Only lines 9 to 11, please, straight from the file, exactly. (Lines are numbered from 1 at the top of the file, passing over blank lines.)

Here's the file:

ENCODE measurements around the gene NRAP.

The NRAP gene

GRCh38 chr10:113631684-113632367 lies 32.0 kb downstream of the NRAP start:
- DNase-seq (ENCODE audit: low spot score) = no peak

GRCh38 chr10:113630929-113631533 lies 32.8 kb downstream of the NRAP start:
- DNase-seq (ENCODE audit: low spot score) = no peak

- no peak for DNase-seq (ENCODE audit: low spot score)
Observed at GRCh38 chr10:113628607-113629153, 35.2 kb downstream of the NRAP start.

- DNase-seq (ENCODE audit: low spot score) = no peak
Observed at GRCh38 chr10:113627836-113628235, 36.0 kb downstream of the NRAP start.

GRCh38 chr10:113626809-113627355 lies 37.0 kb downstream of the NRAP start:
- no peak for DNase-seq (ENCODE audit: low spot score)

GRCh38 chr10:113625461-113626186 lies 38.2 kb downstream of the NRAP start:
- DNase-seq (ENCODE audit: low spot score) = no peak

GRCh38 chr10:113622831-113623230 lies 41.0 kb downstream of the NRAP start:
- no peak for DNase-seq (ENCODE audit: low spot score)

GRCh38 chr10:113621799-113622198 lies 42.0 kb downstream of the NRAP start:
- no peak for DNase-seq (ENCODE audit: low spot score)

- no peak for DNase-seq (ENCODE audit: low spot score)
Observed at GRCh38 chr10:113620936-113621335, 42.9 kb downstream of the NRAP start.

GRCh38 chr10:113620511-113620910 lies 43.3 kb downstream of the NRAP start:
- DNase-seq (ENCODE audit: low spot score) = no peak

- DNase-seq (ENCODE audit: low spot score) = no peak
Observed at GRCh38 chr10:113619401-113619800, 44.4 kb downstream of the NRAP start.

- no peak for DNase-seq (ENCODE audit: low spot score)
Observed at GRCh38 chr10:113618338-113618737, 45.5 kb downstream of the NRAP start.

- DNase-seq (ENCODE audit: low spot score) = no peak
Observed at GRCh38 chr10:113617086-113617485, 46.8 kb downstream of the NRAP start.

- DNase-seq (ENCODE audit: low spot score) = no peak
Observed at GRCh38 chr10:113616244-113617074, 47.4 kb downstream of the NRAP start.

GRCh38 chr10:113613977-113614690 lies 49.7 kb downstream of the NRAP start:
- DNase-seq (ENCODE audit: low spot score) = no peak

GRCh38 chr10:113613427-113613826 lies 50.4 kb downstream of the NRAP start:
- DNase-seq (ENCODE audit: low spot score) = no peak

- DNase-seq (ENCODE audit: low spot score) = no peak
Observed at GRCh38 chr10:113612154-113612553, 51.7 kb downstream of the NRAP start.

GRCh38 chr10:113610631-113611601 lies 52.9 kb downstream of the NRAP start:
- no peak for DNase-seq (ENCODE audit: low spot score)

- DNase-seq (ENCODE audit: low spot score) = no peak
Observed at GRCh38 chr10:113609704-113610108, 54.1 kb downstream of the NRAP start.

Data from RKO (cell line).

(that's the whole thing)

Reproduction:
- DNase-seq (ENCODE audit: low spot score) = no peak
Observed at GRCh38 chr10:113627836-113628235, 36.0 kb downstream of the NRAP start.

GRCh38 chr10:113626809-113627355 lies 37.0 kb downstream of the NRAP start: